Can poor appetite hurt your cat? Learn about hepatic lipidosis

Treatment of feline hepatic lipidosis
Treatment of hepatic lipidosis usually include force feeding a cat using a syringe or tube.

Hepatic lipidosis, also known by the name, fatty liver disease, is among the most common diseases in cats. In recent history, before the cause of fatty liver disease was identified, it resulted in a high mortality rate, which is still a concern if the hepatic lipidosis is left untreated.

In this article, you are going to learn what hepatic lipidosis in cats is, what causes it, and most important, how to treat and avoid feline hepatic lipidosis in the future.

Causes of hepatic lipidosis in cats

Hepatic lipidosis is a fat accumulation in the liver that makes it function improperly. While there may still be debates over details about the causes of hepatic lipidosis, there are several things that veterinary medicine agrees upon:

  1. Partial or complete anorexia usually precedes hepatic lipidosis in cats. Most commonly, prolonged anorexia for at least a week can be blamed; however, complete anorexia of just two days’ length may also induce hepatic lipidosis. This is why we state that in cases where a cat does not eat, it’s extremely crucial to restore food consumption. As you will see, compulsory feeding is the key to treating fatty liver disease.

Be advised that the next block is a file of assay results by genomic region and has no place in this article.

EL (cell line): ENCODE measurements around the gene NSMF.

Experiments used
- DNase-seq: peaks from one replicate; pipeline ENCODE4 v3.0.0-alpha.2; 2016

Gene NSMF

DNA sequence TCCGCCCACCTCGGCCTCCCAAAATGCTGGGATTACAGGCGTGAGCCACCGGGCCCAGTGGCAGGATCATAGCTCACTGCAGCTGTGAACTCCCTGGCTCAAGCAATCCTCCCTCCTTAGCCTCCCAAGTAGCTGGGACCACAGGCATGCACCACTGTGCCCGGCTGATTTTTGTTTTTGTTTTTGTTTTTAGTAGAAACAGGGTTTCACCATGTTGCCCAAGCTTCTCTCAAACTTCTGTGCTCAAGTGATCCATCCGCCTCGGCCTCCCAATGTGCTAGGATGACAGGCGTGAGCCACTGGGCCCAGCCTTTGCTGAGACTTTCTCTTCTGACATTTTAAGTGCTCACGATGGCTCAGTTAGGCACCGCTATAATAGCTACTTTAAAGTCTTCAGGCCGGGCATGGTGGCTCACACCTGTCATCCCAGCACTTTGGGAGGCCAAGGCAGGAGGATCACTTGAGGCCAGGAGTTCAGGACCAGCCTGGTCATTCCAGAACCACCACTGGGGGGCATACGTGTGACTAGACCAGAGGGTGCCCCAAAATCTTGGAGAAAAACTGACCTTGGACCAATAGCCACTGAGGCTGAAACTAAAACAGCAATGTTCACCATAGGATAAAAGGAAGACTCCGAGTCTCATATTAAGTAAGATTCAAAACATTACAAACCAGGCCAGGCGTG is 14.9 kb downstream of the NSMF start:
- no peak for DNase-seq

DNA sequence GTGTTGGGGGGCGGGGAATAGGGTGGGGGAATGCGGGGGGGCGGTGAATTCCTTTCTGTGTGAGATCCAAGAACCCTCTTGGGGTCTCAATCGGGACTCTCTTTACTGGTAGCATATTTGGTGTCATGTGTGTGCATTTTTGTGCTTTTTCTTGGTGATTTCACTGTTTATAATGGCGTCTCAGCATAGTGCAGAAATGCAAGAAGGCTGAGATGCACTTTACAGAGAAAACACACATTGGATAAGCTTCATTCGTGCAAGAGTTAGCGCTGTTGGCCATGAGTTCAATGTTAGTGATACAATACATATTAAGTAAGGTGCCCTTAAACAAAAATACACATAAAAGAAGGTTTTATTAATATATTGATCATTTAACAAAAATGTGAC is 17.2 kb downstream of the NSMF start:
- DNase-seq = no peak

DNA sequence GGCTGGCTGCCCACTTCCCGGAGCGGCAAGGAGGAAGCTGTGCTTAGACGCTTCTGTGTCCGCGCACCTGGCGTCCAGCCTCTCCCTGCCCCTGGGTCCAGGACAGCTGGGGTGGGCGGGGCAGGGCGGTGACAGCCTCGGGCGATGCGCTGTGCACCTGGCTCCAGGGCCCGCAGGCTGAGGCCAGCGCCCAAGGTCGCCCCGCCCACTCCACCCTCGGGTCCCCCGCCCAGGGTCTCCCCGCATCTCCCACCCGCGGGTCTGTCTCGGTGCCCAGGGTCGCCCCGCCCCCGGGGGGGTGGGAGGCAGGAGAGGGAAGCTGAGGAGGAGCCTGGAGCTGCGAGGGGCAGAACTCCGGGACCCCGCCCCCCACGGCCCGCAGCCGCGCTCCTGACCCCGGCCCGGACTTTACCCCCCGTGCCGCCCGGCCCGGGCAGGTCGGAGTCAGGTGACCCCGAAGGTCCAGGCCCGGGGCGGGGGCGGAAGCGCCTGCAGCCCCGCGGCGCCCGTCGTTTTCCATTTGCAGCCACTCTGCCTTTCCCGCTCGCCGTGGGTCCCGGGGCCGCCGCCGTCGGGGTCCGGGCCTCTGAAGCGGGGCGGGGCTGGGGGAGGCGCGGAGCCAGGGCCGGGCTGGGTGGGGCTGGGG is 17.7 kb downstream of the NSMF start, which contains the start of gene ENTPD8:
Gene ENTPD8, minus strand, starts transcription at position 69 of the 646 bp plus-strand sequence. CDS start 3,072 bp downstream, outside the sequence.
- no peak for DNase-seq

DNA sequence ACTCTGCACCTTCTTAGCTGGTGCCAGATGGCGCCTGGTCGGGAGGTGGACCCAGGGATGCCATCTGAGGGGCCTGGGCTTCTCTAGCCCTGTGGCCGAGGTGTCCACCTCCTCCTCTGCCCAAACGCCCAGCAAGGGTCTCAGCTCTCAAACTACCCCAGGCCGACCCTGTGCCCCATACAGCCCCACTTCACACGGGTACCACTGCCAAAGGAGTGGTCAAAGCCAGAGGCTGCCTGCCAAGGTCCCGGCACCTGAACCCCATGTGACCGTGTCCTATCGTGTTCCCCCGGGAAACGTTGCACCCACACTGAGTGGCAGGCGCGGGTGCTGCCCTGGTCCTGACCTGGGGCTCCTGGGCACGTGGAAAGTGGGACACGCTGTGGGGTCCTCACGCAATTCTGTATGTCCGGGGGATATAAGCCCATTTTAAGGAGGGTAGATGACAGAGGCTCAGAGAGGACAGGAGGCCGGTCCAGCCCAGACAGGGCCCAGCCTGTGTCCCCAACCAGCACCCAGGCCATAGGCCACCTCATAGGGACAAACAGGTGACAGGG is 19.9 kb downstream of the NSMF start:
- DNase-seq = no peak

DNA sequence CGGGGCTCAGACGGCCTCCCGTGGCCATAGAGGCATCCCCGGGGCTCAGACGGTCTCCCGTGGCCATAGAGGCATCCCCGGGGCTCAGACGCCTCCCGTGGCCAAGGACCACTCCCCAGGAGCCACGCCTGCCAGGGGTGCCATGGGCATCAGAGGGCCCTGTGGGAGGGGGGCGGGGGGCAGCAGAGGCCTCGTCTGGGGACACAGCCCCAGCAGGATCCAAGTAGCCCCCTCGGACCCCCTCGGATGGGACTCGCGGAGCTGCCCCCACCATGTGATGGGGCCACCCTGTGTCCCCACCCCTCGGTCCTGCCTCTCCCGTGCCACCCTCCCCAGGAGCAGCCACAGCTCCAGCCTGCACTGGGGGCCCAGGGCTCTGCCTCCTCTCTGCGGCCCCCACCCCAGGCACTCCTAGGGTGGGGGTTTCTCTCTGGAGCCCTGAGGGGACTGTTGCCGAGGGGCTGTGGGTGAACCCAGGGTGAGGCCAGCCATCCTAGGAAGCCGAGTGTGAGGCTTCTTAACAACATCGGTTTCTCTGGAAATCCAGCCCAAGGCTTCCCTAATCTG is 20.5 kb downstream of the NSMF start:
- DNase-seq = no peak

2. Obesity is also a key risk factor for the development of hepatic lipidosis in cats. Not all, but almost all cats with hepatic lipidosis are either obese or have a recent history of overweight. So yes, extra weight is not just a cosmetic disorder; it creates high health concerns. Find out more information about harms from obesity in cats.
  3. Stress is also a common predecessor of fatty liver disease in cats. Prolonged stress or a fearful event may result in a cat refusing food, which may go unnoticed by the owner, especially if the cat is fed on a free-choice schedule in a multi-cat household. Most common causes of stress are listed here.
  4. Low quality cat food. This refers to a cat food that contains too little protein. A wild cat’s diet consists mainly of protein, while most commercial cat foods contain very little. Therefore, even though the cat eats a lot and his tummy is full, low protein creates damage similar to partial anorexia. You can learn more about the properties of quality cat food here.
  5. Other medical disorders may induce hepatic lipidosis as well. The most common disorders are diabetes, hepatitis, inflammatory bowel disease, renal failure, obstruction in the hepatic system, and others. In such cases, the real struggle is to treat the primary disease, because without that, hepatic lipidosis will resist treatment.

Signs of feline hepatic lipidosis